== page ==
Pot And Pregnancy: Just What the Doctor Ordered?

We have all seen the warning labels, or at least understand the risks of the dangers of smoking cigarettes and drinking alcohol during pregnancy. With the influx of recreational marijuana laws being passed new regulations by the American Medical Association (AMA) are being proposed which would require written warnings on medical and recreational marijuana products along with posted signs at medical and retail cannabis locations. This has created some discourse about whether or not cannabis is detrimental to a pregnant woman or her unborn child and if it could be safely used to medicate and replace other harmful prescription drugs for things like depression, anxiety, sleeplessness and even nausea.

Testing the Effects of Cannabis in Utero 

Unfortunately, it has been close to impossible to get permission to conduct a trial that would procure the information needed without knowingly exposing pregnant mothers and the unborn child to cannabis. Interestingly enough, the same can be said for the current prescription meds that professionals are prescribing to pregnant mothers. There has been very little research on the effects of these medications on the unborn child and what research has been done is, as expected, extremely polarized.

Unlike the current prescription meds, cannabis is illegal and in legal states mothers who openly admit to consuming cannabis run the risk of losing custody of their child and incarceration. There are many other factors that attempted studies fail to control, like the mother’s use of alcohol, tobacco, or other drugs leading to misinformation and a continuation of the perpetual demonization of cannabis.

Historically, it hasn’t always been this way. Dr. Ethan Russo’s book, “Cannabis Treatments in Obstetrics and Gynecology: A Historical Review” addresses how cannabis flowers and seeds were used to prevent miscarriages, induce contractions, and reduce the risk of postpartum hemorrhaging in Chinese and Persian cultures. This was also common in African, Indian and Asian cultures, with Jamaica’s Rastafarian women treating nausea and increasing appetite during pregnancy with ganja believed to offer medical and spiritual benefits. This normalization made Jamaican woman the prime patients for a study on the effects of marijuana on children exposed to cannabis in utero.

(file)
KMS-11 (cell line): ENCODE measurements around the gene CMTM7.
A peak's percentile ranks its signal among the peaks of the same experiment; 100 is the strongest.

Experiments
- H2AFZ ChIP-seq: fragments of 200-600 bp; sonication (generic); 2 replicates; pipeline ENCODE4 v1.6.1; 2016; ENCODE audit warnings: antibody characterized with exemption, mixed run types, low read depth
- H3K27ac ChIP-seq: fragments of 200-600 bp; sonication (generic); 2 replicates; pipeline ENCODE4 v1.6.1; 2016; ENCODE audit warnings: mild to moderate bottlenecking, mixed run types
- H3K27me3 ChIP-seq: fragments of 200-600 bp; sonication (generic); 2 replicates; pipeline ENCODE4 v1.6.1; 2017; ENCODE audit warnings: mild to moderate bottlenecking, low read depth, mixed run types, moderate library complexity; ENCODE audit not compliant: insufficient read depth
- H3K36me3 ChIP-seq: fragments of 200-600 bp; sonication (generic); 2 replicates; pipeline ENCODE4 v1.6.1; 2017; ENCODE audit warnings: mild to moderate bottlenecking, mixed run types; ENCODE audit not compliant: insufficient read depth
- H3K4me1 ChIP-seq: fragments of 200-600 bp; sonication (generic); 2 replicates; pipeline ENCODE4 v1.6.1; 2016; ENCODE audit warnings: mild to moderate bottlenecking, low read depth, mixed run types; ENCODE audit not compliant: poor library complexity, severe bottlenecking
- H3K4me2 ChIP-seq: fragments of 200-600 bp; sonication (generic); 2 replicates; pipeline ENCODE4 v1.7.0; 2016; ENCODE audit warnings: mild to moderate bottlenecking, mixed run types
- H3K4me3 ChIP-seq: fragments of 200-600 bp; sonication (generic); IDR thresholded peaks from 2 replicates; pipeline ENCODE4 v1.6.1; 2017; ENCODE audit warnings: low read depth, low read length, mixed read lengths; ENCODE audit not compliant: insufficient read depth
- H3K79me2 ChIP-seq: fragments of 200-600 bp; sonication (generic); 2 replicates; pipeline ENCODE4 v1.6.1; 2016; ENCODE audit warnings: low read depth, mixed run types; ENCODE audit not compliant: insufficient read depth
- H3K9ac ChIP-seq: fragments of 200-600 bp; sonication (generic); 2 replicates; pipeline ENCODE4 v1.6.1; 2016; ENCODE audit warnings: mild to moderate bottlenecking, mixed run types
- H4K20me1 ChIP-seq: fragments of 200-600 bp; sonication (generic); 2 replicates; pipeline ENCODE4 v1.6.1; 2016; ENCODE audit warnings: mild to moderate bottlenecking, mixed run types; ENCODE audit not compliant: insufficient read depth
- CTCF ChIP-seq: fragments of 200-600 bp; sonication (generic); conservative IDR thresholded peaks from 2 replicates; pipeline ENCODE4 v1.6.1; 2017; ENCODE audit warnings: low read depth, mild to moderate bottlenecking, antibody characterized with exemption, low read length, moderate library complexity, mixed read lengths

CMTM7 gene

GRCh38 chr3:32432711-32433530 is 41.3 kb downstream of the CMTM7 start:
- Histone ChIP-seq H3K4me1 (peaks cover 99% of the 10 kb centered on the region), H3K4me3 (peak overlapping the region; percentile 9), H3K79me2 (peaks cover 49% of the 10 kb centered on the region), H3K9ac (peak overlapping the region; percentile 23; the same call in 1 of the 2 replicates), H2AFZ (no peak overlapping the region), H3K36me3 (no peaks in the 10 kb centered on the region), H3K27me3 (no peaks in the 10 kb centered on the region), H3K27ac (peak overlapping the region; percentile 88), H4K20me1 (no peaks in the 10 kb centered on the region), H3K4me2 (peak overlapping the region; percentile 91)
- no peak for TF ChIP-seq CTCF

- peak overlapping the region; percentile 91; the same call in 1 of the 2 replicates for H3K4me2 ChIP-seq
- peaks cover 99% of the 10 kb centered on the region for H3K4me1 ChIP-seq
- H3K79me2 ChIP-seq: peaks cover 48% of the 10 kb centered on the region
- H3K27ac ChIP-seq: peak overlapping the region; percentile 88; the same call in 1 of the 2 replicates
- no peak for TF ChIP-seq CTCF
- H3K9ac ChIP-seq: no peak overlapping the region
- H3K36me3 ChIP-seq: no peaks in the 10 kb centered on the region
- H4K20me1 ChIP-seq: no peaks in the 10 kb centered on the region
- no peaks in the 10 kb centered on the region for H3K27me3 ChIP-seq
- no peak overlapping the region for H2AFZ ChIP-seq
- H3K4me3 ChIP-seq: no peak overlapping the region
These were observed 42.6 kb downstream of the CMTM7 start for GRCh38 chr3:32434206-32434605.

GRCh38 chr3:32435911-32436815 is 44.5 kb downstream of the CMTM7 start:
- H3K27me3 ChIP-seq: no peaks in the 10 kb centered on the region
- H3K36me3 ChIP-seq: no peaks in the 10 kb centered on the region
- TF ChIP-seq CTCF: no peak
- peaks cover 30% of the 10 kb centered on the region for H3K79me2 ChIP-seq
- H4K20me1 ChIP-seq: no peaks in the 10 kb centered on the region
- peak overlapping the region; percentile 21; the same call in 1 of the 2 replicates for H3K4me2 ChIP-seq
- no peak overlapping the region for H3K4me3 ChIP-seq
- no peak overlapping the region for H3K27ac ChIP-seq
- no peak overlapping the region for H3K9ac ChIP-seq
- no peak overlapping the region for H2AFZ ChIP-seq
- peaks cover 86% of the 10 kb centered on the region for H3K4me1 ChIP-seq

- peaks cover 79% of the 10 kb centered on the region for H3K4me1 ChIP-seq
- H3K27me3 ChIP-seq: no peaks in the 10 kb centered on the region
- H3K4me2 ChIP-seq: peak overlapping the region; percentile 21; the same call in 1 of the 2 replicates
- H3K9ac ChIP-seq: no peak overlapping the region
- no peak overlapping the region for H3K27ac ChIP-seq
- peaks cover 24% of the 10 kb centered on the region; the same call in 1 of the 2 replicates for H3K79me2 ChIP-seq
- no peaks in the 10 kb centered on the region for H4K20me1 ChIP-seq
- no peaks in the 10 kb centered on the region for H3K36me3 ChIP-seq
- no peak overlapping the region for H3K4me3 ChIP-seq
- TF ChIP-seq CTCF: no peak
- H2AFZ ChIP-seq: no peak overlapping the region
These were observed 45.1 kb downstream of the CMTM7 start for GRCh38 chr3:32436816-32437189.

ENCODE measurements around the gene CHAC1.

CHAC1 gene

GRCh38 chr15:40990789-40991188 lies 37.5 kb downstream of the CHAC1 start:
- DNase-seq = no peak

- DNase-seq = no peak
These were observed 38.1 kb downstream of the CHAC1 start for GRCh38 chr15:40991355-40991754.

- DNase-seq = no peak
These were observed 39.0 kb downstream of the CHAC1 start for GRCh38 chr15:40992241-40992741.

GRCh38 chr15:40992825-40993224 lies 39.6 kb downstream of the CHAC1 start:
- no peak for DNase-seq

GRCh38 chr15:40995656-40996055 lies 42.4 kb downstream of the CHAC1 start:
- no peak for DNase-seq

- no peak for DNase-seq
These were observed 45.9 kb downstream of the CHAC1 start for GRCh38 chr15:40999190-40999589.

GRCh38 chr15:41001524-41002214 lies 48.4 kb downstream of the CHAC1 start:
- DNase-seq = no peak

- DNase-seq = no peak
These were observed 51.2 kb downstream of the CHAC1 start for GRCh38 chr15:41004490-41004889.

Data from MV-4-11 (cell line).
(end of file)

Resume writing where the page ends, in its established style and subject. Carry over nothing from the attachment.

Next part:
Dr. Dreher conducted a study in 1994 that is still considered one of the most accurate studies done on testing cannabis effects in utero. The study took place within a population that consumes marijuana heavily and other substances were controlled for. Her study, among others, told us what many women already knew, that there is no significant or physiological differences in newborns of heavy marijuana using mothers. The stigma and legality of marijuana has led many mothers who are seeking refuge from any number of ailments (nausea, anxiety, depression, sleeplessness, aches and pains, hyperemesis gravidarum, etc.) to turn to cannabis in secret.

Cannabis treats Hyperemesis gravidarum (HG)

One of the women who has been vocal about her own experience using cannabis to alleviate a sometimes life threatening and painful condition during pregnancy is, in fact, a doctor. Dr. Wei-Ni Lin Curry suffered from Hyperemesis gravidarum (HG) a potentially life-threatening condition that causes severe nausea and vomiting, malnutrition and weight loss during pregnancy. Curry recounted her experience: